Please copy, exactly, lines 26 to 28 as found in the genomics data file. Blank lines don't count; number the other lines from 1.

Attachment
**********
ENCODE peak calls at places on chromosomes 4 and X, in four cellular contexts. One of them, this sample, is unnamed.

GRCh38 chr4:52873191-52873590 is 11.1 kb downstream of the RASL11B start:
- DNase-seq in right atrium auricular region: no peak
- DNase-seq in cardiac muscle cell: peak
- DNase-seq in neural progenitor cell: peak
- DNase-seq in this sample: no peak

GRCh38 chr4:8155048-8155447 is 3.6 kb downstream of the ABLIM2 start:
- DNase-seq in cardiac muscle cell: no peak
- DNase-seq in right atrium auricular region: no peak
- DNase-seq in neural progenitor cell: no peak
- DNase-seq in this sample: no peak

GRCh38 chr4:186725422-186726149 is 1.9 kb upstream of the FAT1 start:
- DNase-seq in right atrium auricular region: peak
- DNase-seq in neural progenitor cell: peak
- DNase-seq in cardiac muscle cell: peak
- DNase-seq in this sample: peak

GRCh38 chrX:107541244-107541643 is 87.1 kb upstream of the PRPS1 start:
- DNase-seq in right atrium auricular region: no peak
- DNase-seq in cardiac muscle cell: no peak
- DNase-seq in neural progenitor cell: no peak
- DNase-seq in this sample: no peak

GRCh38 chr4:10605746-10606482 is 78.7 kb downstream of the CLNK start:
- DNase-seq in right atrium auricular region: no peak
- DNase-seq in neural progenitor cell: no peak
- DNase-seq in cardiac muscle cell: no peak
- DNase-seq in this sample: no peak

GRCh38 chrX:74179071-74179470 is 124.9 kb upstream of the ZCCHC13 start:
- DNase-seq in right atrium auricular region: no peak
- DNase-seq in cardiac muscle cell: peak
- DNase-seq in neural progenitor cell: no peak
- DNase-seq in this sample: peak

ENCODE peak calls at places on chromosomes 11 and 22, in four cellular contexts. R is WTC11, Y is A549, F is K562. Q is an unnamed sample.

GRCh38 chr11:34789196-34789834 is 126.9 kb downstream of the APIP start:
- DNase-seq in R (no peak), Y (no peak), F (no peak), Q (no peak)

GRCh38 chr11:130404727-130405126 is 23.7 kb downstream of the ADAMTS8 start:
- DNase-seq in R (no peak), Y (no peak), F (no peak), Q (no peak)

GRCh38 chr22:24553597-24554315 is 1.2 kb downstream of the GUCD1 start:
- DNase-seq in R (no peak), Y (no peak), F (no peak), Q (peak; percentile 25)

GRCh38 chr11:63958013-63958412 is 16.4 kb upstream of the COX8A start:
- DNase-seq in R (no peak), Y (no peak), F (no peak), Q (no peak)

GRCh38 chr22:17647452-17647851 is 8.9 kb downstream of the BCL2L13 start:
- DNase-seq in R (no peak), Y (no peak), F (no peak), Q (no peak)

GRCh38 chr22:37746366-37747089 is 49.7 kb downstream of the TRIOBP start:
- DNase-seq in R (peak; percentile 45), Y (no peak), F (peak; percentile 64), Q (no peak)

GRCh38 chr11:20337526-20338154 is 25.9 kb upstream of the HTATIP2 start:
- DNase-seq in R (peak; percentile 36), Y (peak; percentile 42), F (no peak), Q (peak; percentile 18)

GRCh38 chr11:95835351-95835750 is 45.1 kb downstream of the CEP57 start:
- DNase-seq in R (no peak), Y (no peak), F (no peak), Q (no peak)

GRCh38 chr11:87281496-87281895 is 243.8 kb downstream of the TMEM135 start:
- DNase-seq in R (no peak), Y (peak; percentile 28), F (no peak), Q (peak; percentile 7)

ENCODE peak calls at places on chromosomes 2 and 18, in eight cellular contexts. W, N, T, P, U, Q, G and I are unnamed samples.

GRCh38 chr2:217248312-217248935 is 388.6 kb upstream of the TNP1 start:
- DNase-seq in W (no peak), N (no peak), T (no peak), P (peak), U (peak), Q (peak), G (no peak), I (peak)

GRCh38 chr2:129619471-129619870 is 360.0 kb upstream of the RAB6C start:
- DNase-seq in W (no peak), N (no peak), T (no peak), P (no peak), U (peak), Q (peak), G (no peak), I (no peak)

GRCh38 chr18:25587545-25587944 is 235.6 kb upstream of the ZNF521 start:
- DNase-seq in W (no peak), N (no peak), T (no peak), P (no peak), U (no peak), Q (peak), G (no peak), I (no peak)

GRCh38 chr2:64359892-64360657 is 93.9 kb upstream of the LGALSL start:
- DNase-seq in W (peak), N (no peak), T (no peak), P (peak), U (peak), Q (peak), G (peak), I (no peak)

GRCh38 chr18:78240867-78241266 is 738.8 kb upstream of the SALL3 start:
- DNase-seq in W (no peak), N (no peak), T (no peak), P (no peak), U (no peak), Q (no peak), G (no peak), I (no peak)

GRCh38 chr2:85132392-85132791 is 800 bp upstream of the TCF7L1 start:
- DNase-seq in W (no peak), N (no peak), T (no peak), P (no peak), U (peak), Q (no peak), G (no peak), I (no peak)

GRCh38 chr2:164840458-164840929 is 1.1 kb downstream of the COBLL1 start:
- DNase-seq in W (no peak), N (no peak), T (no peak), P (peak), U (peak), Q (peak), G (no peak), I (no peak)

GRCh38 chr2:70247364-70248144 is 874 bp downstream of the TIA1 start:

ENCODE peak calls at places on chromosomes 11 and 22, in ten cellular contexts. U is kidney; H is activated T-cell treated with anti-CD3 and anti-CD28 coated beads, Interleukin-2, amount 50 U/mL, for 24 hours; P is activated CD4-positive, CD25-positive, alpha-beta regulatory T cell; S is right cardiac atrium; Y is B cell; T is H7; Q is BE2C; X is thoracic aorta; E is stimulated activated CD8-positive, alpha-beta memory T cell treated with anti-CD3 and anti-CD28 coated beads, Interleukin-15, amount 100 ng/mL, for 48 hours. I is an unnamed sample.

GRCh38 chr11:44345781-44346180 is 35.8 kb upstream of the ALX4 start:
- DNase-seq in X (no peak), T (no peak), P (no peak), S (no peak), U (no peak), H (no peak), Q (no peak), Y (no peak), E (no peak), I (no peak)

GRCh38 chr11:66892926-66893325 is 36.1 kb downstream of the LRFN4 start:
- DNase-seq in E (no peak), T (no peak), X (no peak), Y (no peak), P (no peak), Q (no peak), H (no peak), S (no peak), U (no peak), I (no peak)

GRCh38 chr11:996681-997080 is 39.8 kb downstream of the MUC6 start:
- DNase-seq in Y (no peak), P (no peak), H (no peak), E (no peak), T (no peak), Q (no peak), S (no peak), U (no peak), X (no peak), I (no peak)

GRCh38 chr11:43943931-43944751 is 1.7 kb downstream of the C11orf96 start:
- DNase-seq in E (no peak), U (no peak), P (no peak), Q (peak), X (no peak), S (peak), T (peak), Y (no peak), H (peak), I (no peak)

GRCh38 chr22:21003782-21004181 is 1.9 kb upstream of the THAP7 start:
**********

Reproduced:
- DNase-seq in this sample: no peak

GRCh38 chrX:74179071-74179470 is 124.9 kb upstream of the ZCCHC13 start:
- DNase-seq in right atrium auricular region: no peak